Indian society benefits from a meaningful and frank dialogue on women’s rights, not censorship.
It was in the mid-1980s that Margaret Thatcher famously spoke of denying terrorists the “oxygen of publicity.” True, this was and is easier said than done. Terrorists — or even everyday criminals — resort to actions that are newsy by their occurrence, and a certain share of the headlines and of prime time is inevitable.
Yet some decisions are not as clear-cut. A documentary filmmaker’s interview of Mukesh Singh, one of the six men who raped and caused the death of a Delhi paramedic on December 16, 2012, leaves one with mixed feelings. By all accounts, the documentary cannot be accused of glamorizing him, as previous interviews of killers such as Charles Manson, who murdered the pregnant movie star Sharon Tate in 1969, were charged with doing. Nevertheless, the documentary has allowed Singh to more or less traduce his victim and make completely obnoxious and unacceptable remarks about women, in general, and the person he brutalized, in particular.
Is there news interest in this? To be sure there is and will be. The documentary will be watched, perhaps more so now than previously because of the controversy. Are Singh’s views representative of Indian society? At least this writer is not sure and wouldn’t want to make a sweeping assertion. Granted, India is not fair to its women and there is a definite patriarchal and even misogynistic streak in sections of our society. Even in this framework, though, Singh’s essential argument — “If a women is so much as walking down the road, she’s asking for it” — makes him an outlier. Prejudice is regrettable, at times abhorrent; but all prejudice does not automatically translate to criminality.
Ultimately the choice of interviewing a disreputable, downright evil subject and placing his words and actions in an appropriate context is that of the journalist or filmmaker. It is a subjective call. For instance, Ram Gopal Varma made an appalling film, Not a Love Story, on the Neeraj Grover murder case that was voyeuristic and did little but attempt to titillate.
India’s Daughter is, of course, a journalistic documentation and not a fictionalized feature film. It is evoking strong reactions from the government and the political class because it is regarded as quite extraordinary that the film crew was allowed to interview Singh in Delhi Tihar Jail in 2013 and record his words at such length. Whoever took that decision erred terribly. It is the media’s job to try and cover a crime and a criminal as it wants. It is not the government’s job to facilitate publicity for a convict in such a reckless manner.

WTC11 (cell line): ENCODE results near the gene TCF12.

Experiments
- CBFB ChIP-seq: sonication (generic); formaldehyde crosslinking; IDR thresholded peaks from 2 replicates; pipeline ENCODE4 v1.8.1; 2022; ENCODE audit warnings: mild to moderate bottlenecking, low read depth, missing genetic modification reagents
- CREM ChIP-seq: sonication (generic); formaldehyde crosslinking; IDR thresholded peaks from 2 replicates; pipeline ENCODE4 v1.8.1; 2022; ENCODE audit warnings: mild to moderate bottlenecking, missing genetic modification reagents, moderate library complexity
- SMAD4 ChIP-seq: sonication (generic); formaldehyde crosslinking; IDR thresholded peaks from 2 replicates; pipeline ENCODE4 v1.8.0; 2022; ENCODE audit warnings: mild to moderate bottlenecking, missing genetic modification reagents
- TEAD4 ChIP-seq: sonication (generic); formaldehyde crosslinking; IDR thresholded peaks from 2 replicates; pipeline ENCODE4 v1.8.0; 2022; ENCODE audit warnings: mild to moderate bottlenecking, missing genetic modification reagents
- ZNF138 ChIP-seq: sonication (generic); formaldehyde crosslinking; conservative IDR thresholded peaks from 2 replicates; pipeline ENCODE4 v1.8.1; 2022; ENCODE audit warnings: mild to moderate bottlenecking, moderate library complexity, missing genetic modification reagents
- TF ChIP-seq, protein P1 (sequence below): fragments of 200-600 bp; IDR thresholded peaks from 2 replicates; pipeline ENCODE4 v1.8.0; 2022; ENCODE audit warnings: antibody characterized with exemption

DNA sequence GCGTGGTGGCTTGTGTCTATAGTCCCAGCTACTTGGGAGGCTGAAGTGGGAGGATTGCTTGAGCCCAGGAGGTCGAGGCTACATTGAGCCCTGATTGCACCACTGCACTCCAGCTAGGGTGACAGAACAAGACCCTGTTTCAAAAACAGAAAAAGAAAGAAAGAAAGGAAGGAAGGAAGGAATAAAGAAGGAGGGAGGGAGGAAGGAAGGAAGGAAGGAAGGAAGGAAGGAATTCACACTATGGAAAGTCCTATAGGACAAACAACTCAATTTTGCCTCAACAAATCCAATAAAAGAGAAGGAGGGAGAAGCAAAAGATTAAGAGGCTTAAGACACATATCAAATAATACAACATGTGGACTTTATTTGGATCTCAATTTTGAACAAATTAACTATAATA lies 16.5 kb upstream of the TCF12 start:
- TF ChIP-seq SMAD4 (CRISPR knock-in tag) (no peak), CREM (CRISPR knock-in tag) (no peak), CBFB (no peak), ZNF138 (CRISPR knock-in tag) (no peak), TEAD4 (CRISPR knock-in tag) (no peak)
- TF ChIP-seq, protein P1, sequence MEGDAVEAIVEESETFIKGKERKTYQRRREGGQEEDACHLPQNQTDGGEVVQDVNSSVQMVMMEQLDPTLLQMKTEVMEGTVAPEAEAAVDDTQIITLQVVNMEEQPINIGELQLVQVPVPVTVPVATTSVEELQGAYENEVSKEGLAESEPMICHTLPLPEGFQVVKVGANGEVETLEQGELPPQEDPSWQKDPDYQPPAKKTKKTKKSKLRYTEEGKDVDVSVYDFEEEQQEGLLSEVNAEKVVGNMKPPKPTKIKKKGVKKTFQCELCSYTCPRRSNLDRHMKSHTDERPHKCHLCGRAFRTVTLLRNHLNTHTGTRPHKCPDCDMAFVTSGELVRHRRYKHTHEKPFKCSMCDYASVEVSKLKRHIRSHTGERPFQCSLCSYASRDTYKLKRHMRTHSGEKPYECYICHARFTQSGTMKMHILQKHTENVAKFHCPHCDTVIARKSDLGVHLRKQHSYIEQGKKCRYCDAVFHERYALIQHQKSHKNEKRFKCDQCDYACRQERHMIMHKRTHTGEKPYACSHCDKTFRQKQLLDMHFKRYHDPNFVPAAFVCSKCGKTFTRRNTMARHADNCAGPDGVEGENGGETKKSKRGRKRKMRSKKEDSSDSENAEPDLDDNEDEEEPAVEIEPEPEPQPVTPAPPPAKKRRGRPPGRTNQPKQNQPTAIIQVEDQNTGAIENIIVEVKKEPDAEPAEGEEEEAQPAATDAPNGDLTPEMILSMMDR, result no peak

Having said that, the demand for a ban or a restriction in telecast — whether placed by the executive or the judiciary — is silly and impracticable. Those who suggest India’s reputation and tourism potential will be damaged by the film make no sense. Indian authorities cannot possibly stop the release of the film in other countries. As for Indians themselves, let them watch the film — or not watch it, if they so want — and think for themselves. They don’t need the nanny state.
It is not as if censorship or the power to limit access is absolutely unnecessary. That may be the libertarian ideal, but hard-core pornography, child pornography, certain types of bestial violence and depictions that threaten national or public security will always invite a clamp down, and one that most people can live with.
To apply that standard to a documentary that seeks to interrogate a pressing social phenomenon — safety of women, at least safety of women in urban areas in India; attitudes toward women and rape, as expressed by not just Singh but also his lawyers, even outside the court-room, in a private capacity — is ridiculous.
As it happens, this “daddy knows best” attitude of governments and those in authority is becoming distressingly familiar in India. The newly-announced censor board has made a laughing stock of itself by framing a list of allegedly “objectionable” words that would amount to sanitizing cinema. Some years ago, Priyaranjan Das Munishi, as the information and broadcasting minister, actually held up the release of The Da Vinci Code even after the film certification authorities had cleared it. He said the film would only be showed to the public when he had watched it in the company of Catholic priests and secured their blessing.
The name India’s Daughter is reminiscent of American writer Katherine Mayo’s Mother India (1927), an infamous screed that sought to mock India and undermine the struggle for freedom from the British Empire. It is worth remembering how Mahatma Gandhi responded to the exaggerated criticism by Mayo, who nevertheless pointed out several of India’s social and physical ills. Far from angering him, this triggered Gandhi into action. He buried himself deep into an ugly and hostile book instead of asking people to not read it, much less ban it.
“Throughout his celebrated Salt March … and later campaigns,” wrote Thomas Weber in Going Native, his book on Gandhi’s interaction with a series of Western women, “the focus was not merely on an India free from the British, but a certain sort of India — one that was free from the blemishes pointed out in Mother India … The amount of energy he spent on commenting on the book, even years later, shows an almost obsessive relationship with Katherine Mayo and Mother India.”
In short, Gandhi reacted not with pride and prejudice, but sense and sensibility. If only we could respond to India’s Daughter as the great man did to Mother India.
*[This article was originally published by NDTV.]
The views expressed in this article are the author’s own and do not necessarily reflect Fair Observer’s editorial policy.
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